The Hibiscus

Sarah Grieve

          — after Roethke

I can’t uncurl crocus-like — my jaw doesn’t slacken

                     at the smell of bees or the clip

of oars through the Saginaw’s pre-dawn stretch.

                     Instead the constant noontime has made me

loose, a running-stitch meant to hold the hem

                     for later thimble-taut handiwork.

I don’t keep well. Can’t move from hothouse pot

                     to window-box because I’ve never

learned the thrift of hard winters — frugal tuck of leaf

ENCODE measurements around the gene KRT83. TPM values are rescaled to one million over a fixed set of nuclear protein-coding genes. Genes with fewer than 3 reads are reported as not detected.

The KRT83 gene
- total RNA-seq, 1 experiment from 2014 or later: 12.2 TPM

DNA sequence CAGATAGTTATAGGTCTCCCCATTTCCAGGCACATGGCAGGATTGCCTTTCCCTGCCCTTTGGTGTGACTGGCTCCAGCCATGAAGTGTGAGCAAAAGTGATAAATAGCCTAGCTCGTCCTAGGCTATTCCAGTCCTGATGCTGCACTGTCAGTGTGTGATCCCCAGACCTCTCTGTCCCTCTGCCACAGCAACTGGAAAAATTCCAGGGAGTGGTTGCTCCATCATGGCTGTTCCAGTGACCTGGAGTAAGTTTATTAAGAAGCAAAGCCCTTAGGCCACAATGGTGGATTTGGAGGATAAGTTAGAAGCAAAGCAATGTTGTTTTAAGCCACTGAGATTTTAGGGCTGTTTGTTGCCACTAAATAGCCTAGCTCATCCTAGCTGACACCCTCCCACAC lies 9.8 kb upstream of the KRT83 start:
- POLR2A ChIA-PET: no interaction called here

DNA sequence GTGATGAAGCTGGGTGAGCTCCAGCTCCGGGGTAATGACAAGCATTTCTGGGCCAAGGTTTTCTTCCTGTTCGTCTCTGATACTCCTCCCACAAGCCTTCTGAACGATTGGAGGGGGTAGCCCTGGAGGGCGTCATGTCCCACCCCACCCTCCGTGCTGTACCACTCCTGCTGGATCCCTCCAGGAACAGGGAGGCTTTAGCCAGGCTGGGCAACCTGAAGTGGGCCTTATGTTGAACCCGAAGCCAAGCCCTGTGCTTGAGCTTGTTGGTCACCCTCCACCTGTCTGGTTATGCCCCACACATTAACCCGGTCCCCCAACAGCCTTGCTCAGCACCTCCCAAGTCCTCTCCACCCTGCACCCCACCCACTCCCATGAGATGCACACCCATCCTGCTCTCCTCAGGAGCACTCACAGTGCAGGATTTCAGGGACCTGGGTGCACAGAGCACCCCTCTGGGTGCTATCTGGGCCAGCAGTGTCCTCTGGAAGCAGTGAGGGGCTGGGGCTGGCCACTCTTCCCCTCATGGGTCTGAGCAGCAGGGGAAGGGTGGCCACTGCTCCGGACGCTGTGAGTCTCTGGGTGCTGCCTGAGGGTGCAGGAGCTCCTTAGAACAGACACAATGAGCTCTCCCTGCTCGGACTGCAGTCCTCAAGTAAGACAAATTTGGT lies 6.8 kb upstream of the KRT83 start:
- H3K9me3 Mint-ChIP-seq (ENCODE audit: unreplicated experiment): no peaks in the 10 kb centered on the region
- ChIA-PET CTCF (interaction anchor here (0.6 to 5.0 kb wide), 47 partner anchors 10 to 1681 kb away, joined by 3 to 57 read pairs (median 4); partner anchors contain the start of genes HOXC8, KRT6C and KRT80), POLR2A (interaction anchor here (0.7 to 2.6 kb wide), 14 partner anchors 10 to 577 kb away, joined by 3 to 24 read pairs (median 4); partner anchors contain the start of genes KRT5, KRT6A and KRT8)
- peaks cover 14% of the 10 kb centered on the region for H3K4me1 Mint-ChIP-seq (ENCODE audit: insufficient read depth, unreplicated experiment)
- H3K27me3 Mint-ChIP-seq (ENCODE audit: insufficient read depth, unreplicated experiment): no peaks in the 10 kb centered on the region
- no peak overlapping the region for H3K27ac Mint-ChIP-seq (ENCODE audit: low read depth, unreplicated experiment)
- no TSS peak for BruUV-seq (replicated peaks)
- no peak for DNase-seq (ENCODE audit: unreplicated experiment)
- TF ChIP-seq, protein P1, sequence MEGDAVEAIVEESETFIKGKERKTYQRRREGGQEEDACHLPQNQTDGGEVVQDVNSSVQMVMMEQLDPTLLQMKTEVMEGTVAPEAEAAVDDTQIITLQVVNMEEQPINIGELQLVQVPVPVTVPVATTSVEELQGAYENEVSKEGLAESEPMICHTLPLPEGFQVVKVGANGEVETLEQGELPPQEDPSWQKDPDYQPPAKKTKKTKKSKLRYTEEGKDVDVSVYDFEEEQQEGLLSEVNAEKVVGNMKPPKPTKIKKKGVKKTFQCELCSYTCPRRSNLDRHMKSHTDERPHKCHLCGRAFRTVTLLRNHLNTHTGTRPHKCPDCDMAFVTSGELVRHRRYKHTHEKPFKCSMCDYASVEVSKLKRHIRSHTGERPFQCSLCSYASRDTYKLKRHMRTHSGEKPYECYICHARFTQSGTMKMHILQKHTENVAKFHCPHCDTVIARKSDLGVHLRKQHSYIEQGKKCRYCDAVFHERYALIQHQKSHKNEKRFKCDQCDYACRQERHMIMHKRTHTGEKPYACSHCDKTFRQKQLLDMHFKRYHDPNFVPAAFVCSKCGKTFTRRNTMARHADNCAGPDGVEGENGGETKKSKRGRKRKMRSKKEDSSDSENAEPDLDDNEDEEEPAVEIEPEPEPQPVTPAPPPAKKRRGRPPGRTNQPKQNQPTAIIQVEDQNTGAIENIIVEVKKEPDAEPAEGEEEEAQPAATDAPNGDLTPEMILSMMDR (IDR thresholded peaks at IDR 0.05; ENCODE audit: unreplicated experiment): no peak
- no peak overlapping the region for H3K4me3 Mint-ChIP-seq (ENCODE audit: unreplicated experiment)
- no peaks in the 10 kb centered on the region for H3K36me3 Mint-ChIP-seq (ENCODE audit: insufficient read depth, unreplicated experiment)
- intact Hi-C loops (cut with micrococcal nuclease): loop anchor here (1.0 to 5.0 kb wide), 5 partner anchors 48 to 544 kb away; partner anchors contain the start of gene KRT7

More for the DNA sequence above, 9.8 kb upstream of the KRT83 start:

and sun leaning. The Geranium survived

on alleyway scraps and shrieks, turned ashes

                     to compost in an alchemy of muck.

She still got canned. Let the litany of my petals

                     line your bin — I’d rather be that lonely.

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